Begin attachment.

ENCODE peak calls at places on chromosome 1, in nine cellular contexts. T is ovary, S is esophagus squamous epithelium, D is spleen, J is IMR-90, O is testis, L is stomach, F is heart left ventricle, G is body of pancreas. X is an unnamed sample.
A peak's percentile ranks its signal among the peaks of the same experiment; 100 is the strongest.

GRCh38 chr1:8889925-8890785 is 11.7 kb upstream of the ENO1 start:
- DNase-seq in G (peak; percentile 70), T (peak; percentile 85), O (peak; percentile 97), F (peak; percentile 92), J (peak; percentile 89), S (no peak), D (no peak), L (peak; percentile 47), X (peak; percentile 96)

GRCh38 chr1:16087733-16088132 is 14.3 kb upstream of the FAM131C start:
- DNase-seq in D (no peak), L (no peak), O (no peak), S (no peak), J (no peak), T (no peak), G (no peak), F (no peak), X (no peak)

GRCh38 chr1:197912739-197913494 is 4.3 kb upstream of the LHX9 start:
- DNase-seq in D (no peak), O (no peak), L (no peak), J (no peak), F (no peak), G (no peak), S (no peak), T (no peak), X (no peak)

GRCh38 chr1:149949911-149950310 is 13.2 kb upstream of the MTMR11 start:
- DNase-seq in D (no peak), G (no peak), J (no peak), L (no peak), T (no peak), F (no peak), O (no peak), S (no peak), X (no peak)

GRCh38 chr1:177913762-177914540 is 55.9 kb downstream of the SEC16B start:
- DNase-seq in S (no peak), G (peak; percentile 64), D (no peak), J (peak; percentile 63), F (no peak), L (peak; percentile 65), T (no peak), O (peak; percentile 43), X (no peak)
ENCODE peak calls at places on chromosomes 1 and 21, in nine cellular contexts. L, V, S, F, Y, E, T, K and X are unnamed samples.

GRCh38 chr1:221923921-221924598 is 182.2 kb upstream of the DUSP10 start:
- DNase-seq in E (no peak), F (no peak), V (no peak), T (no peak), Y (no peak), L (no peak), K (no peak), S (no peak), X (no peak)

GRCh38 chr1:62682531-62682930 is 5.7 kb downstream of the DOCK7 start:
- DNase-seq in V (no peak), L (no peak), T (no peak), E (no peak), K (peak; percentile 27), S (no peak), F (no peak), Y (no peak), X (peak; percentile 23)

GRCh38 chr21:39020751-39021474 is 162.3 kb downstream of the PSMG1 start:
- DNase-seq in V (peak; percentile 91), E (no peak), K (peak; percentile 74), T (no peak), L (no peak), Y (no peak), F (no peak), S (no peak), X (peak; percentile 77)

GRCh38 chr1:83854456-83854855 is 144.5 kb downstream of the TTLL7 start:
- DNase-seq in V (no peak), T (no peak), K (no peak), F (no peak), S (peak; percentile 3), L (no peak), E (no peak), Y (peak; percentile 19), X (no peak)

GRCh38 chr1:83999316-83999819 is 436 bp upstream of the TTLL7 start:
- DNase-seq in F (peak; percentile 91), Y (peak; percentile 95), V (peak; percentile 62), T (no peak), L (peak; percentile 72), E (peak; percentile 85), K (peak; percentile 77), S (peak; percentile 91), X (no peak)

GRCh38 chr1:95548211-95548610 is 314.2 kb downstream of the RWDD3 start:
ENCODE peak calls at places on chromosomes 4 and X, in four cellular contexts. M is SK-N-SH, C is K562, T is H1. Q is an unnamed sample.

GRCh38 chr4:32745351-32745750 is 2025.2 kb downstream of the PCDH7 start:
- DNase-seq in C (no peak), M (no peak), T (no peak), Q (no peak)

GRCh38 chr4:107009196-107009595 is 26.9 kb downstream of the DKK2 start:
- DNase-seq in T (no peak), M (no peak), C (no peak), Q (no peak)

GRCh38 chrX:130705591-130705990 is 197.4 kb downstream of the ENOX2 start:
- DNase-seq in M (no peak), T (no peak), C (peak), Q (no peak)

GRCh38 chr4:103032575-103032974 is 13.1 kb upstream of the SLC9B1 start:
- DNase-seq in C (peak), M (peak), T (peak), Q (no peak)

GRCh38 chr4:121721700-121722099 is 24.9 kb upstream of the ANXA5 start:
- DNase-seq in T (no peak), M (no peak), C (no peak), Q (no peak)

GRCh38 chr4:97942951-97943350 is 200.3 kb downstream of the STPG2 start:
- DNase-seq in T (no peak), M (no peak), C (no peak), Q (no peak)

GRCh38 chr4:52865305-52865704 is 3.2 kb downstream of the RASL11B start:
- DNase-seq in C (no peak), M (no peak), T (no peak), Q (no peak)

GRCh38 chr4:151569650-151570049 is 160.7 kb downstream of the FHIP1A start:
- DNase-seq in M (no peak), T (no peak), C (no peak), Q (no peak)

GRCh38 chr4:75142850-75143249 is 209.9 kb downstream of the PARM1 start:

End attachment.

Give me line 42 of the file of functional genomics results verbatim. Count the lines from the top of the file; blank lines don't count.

GRCh38 chr4:75142850-75143249 is 209.9 kb downstream of the PARM1 start: